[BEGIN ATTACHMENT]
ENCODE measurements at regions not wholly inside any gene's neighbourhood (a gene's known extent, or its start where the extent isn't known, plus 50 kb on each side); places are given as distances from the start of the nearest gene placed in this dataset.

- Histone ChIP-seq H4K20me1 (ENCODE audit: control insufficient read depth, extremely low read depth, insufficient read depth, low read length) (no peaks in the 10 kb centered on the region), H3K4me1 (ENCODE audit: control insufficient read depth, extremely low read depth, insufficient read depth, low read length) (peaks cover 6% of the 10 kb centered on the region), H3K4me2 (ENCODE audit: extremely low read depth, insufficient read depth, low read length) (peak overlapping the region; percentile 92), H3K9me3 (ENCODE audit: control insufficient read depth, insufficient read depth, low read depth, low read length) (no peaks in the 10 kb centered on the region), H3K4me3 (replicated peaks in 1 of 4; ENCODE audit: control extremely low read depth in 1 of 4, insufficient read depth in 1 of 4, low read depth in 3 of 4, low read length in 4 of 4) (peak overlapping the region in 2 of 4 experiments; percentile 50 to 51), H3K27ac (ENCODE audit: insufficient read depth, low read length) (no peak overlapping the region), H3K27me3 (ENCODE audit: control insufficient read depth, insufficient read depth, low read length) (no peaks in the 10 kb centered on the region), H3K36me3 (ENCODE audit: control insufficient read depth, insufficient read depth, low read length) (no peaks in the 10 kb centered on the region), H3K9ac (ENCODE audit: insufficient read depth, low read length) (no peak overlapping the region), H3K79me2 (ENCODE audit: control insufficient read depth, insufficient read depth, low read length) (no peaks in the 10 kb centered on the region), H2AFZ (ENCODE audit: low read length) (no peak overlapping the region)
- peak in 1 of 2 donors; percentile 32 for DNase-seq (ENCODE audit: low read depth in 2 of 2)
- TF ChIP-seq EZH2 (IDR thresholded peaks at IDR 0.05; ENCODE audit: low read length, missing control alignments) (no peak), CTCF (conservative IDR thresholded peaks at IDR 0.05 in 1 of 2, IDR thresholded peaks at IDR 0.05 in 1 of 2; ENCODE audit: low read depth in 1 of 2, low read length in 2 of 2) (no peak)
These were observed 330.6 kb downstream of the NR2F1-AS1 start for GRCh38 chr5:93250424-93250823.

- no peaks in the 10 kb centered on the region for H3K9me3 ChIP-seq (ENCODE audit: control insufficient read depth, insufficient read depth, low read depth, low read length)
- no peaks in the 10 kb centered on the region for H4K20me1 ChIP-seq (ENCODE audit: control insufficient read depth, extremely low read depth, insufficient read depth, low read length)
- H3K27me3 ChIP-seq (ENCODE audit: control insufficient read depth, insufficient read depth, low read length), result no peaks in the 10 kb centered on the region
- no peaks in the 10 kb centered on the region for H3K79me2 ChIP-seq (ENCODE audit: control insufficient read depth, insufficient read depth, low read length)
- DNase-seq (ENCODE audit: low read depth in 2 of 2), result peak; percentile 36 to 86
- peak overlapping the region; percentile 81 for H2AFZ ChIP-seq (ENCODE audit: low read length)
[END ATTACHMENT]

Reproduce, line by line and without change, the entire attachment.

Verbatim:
ENCODE measurements at regions not wholly inside any gene's neighbourhood (a gene's known extent, or its start where the extent isn't known, plus 50 kb on each side); places are given as distances from the start of the nearest gene placed in this dataset.

- Histone ChIP-seq H4K20me1 (ENCODE audit: control insufficient read depth, extremely low read depth, insufficient read depth, low read length) (no peaks in the 10 kb centered on the region), H3K4me1 (ENCODE audit: control insufficient read depth, extremely low read depth, insufficient read depth, low read length) (peaks cover 6% of the 10 kb centered on the region), H3K4me2 (ENCODE audit: extremely low read depth, insufficient read depth, low read length) (peak overlapping the region; percentile 92), H3K9me3 (ENCODE audit: control insufficient read depth, insufficient read depth, low read depth, low read length) (no peaks in the 10 kb centered on the region), H3K4me3 (replicated peaks in 1 of 4; ENCODE audit: control extremely low read depth in 1 of 4, insufficient read depth in 1 of 4, low read depth in 3 of 4, low read length in 4 of 4) (peak overlapping the region in 2 of 4 experiments; percentile 50 to 51), H3K27ac (ENCODE audit: insufficient read depth, low read length) (no peak overlapping the region), H3K27me3 (ENCODE audit: control insufficient read depth, insufficient read depth, low read length) (no peaks in the 10 kb centered on the region), H3K36me3 (ENCODE audit: control insufficient read depth, insufficient read depth, low read length) (no peaks in the 10 kb centered on the region), H3K9ac (ENCODE audit: insufficient read depth, low read length) (no peak overlapping the region), H3K79me2 (ENCODE audit: control insufficient read depth, insufficient read depth, low read length) (no peaks in the 10 kb centered on the region), H2AFZ (ENCODE audit: low read length) (no peak overlapping the region)
- peak in 1 of 2 donors; percentile 32 for DNase-seq (ENCODE audit: low read depth in 2 of 2)
- TF ChIP-seq EZH2 (IDR thresholded peaks at IDR 0.05; ENCODE audit: low read length, missing control alignments) (no peak), CTCF (conservative IDR thresholded peaks at IDR 0.05 in 1 of 2, IDR thresholded peaks at IDR 0.05 in 1 of 2; ENCODE audit: low read depth in 1 of 2, low read length in 2 of 2) (no peak)
These were observed 330.6 kb downstream of the NR2F1-AS1 start for GRCh38 chr5:93250424-93250823.

- no peaks in the 10 kb centered on the region for H3K9me3 ChIP-seq (ENCODE audit: control insufficient read depth, insufficient read depth, low read depth, low read length)
- no peaks in the 10 kb centered on the region for H4K20me1 ChIP-seq (ENCODE audit: control insufficient read depth, extremely low read depth, insufficient read depth, low read length)
- H3K27me3 ChIP-seq (ENCODE audit: control insufficient read depth, insufficient read depth, low read length), result no peaks in the 10 kb centered on the region
- no peaks in the 10 kb centered on the region for H3K79me2 ChIP-seq (ENCODE audit: control insufficient read depth, insufficient read depth, low read length)
- DNase-seq (ENCODE audit: low read depth in 2 of 2), result peak; percentile 36 to 86
- peak overlapping the region; percentile 81 for H2AFZ ChIP-seq (ENCODE audit: low read length)